I am a right hander but like using left bladed saws, it’s a line if sight thing and frankly I find right sided saws auckward. I really like worm drive saws but they are just heavy to run all day. I find it sad that other than 6 1/2" battery saws and worm drives there are only two “normal” left blade saws to choose from, don’t get me wrong both are good well regarded saws but seeing all the bells and whistles put into less costly right blades bums me out. Oh well Bosch CS5 you’ll be mine one day… and hopefully one day DeWalt make a brushless 20v lefty I’ll own that in a heartbeat, heck I’ll probably still snag the regular 20v anyways.
I think it is mostly a line of sight/ preference thing. Either can essentially be used lefty or righty, but I believe the products are being designed around the idea that people will use both hands when cutting, and that just doesn’t happen. More often than not that ends up being a more awkward position to cut, and you can’t grab the piece of falloff.
Another reason I haven’t heard mentioned, is I believe all track saws are being made blade-right, so I wonder if that has caused any manufacturing or other benefits to making all of their standard saws blade-right.
Yeah my festool tracksaw is a right side blade. I dont understand that either. Still think there is a reason for it, perhaps it is the both hands thing that you said, or perhaps it’s not having an open part of the blade showing your direction.
Maybe framers actually use it lefty and hold onto the piece with their right hands? Could be the nature of the job.
That bosch is a beast. 15A too. I bet that’ll rip through some hardwood all day where my makita 18v would freeze up. When I lean over my workpiece with a right side blade I can still see the leading line of the baseplate for direction so could be it’s line of sight for one handers.
Seems like both of you are on the same page with line of sight. I dont disagree. But there must be some other reason. To protect the left hand on a one handed cut? dunno.
Lots of urban legends about this topic - but you are probably right - and while the first portable circular saws may have been worm-gear ones (if you believe Skil) - the cheaper first direct-drive sidewinders may have started as right-sided - and it stuck.
One theory - often espoused - is that with a blade on the right - you hold down the work with your left hand, operated the saw with your right hand and the cutoff piece falls away to the right. Maybe this is somehow more natural - but maybe it was just a sinister (from the Latin) plot.
As you point out the corded Milwaukee 6391-21 is still available as an exception - and the old Porter Cable 345 seems to still have a bit of a cult following despite its odd-sized 6 inch diameter blade. FYI - not all worm-gear saws were lefties - with my PC 9314 (AKA PC 314) trim saw being an exception.
What I’ve heard a while back is that right-hand or left-hand has to do with not crossing the blade with your arms.
With a right-hand saw, your right hand is on the main grip, left hand on the aux grip, and blade is positioned to the right of all that. It’s similar with a left-hand saw.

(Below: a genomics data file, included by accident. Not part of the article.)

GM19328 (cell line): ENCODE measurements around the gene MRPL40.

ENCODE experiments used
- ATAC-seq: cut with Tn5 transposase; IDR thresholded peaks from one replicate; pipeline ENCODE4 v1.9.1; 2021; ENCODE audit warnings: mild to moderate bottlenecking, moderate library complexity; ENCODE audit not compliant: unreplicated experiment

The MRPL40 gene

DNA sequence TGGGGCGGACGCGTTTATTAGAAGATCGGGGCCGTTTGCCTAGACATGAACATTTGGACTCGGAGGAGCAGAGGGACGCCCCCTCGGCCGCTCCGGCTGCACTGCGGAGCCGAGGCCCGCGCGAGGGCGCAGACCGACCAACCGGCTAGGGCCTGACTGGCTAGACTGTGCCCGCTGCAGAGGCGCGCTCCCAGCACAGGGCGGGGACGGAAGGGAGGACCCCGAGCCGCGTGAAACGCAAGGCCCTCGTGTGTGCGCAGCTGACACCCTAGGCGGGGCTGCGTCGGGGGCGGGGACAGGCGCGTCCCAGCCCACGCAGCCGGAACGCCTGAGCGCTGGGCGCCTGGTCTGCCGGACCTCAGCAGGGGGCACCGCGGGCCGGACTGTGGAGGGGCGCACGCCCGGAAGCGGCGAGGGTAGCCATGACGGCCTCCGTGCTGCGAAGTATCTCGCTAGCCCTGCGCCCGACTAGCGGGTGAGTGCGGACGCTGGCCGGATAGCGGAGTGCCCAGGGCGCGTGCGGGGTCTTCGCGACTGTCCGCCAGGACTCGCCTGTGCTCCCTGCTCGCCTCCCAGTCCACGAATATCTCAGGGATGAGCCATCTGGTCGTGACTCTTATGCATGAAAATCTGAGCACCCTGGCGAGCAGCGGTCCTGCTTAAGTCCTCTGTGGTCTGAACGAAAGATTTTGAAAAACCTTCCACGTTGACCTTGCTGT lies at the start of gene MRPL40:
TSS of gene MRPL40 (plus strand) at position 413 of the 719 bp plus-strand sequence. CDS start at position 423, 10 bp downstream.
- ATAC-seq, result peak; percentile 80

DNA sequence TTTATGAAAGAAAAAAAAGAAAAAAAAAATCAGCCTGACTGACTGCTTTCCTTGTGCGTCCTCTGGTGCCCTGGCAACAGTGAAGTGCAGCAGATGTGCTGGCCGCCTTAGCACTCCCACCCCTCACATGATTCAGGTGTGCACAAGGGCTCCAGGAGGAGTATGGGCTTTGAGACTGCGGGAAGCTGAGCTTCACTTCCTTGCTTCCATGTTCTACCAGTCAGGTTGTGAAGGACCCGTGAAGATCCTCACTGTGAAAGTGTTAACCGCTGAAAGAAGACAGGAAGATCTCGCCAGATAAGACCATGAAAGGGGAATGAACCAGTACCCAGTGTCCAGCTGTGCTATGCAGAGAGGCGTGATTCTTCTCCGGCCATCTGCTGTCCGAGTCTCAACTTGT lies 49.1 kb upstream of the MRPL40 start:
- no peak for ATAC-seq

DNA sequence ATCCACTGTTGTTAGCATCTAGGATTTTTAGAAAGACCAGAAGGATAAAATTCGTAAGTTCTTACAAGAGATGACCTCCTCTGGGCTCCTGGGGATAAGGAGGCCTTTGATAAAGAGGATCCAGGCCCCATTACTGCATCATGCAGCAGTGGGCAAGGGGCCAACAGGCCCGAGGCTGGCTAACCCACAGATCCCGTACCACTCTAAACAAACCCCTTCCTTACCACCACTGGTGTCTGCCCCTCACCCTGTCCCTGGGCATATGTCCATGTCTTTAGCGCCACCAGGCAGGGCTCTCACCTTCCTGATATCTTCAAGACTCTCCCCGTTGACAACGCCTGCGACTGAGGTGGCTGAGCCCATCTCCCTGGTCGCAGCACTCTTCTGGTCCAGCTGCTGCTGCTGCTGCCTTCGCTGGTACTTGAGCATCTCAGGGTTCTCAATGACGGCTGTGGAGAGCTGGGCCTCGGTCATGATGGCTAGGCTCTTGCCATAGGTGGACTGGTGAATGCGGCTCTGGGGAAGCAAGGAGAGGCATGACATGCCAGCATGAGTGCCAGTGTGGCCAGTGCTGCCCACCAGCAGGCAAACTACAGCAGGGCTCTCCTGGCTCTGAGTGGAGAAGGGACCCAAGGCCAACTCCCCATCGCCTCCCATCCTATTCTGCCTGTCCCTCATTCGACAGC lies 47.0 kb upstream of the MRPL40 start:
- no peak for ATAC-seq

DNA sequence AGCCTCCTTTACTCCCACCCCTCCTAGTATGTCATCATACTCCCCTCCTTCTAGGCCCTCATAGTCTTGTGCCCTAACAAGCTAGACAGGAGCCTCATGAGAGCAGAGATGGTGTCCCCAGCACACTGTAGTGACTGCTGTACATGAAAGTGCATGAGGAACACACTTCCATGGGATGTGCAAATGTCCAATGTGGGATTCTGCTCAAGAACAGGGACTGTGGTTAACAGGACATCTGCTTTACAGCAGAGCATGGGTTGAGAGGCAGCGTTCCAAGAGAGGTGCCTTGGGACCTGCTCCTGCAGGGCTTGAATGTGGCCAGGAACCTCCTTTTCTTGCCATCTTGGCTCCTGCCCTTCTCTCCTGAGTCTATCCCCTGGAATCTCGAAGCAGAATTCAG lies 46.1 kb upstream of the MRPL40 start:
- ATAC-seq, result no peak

But when a righty uses a left-handed saw, the right hand is on the main grip, left hand is on the aux handle, and your left arm crosses over the blade. The blade is aligned between your right hand and your body. Yes, the cut line is more visible, but it places the blade inside your arms, rather than outside.
In such a position, if your left hand holds a workpiece and your right holds the main grip, you could in theory accidentally put the blade in contact with your left hand.
I just bought my first circular saw, the cordless brushless makita. Xsh03 I think is the model. After using my dads circular saws for so long (all of them being corded and thus blade right), blade left just feels like the opposite (I mean it is the opposite lol, it just feels different). Maybe it’ll just take some getting used to.
Maybe WE start a petition or open letter to the tool companies stating we WANT left blade options. With support from our little community and folks like @ToolGuyd and @benjamenjohnson we might get some traction and get the ball rolling. ???
Don’t drag me into this I find blade left and blade right circular saws equally awkward.
I mainly use a circular saw to break down sheet goods in my garage before I bring them downstairs into my shop. I have a corded blade right saw and a cordless blade left saw.
I usually clamp a straight edge as a guide so rather than watching the blade I’m making sure the base of the saw stays against the straight edge. I push a right handed saw with my right hand and a left handed saw with my left hand. I’m weird.
thinking more clearly, I meant that if I’m using the saw on the left side of the straight edge I use my left hand, right side, right hand…regardless of the type of saw.
Apparently, dewalts research found that their focus group preferred blade right when they came out with their 60v circ saw. However, I know of people who will not buy it, even if it is the most powerful cordless saw, because they prefer blade left. Most people I know prefer blade left, so I was just assuming I guess.
Most people are right handed, therefore when you using the saw right handed, there is no chance for the left hand to be cut by a saw with blade on the right side.
When the blade is on the left side, sawdust is thrown all over you, compared to having it on the right, where it can be directed away more efficiently,
Majority of the saw base is supported with a right side blade so you are more likely to get a vertically square cut as you are not relying on the waste that you are cutting off to keep the saw square. Especially if you are just cutting a couple of mm of the end of a piece of timber and there is nothing to support the right side of the saw.